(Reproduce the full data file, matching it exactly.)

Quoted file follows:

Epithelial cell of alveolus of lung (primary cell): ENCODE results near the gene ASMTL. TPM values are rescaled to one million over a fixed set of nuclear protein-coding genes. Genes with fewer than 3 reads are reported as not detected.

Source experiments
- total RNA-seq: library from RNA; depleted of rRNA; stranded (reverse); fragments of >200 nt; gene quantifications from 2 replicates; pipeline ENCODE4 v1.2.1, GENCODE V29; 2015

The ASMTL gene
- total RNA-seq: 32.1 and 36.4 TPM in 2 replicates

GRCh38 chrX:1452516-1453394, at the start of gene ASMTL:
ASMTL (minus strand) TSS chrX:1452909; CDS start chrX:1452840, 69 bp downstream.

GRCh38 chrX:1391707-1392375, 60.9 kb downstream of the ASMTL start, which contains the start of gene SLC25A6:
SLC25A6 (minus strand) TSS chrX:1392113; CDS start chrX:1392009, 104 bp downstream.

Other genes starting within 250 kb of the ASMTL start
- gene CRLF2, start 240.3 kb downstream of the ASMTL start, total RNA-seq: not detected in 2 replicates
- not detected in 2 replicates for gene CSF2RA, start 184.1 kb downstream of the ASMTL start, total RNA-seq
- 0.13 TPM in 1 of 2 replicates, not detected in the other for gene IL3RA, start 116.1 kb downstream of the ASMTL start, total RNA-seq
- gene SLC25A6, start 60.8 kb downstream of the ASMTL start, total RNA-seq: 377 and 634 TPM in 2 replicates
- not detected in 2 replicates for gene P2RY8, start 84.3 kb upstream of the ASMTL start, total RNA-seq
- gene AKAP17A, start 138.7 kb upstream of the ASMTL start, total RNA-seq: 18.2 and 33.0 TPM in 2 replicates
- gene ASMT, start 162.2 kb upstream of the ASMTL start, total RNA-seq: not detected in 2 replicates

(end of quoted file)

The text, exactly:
Epithelial cell of alveolus of lung (primary cell): ENCODE results near the gene ASMTL. TPM values are rescaled to one million over a fixed set of nuclear protein-coding genes. Genes with fewer than 3 reads are reported as not detected.

Source experiments
- total RNA-seq: library from RNA; depleted of rRNA; stranded (reverse); fragments of >200 nt; gene quantifications from 2 replicates; pipeline ENCODE4 v1.2.1, GENCODE V29; 2015

The ASMTL gene
- total RNA-seq: 32.1 and 36.4 TPM in 2 replicates

GRCh38 chrX:1452516-1453394, at the start of gene ASMTL:
ASMTL (minus strand) TSS chrX:1452909; CDS start chrX:1452840, 69 bp downstream.

GRCh38 chrX:1391707-1392375, 60.9 kb downstream of the ASMTL start, which contains the start of gene SLC25A6:
SLC25A6 (minus strand) TSS chrX:1392113; CDS start chrX:1392009, 104 bp downstream.

Other genes starting within 250 kb of the ASMTL start
- gene CRLF2, start 240.3 kb downstream of the ASMTL start, total RNA-seq: not detected in 2 replicates
- not detected in 2 replicates for gene CSF2RA, start 184.1 kb downstream of the ASMTL start, total RNA-seq
- 0.13 TPM in 1 of 2 replicates, not detected in the other for gene IL3RA, start 116.1 kb downstream of the ASMTL start, total RNA-seq
- gene SLC25A6, start 60.8 kb downstream of the ASMTL start, total RNA-seq: 377 and 634 TPM in 2 replicates
- not detected in 2 replicates for gene P2RY8, start 84.3 kb upstream of the ASMTL start, total RNA-seq
- gene AKAP17A, start 138.7 kb upstream of the ASMTL start, total RNA-seq: 18.2 and 33.0 TPM in 2 replicates
- gene ASMT, start 162.2 kb upstream of the ASMTL start, total RNA-seq: not detected in 2 replicates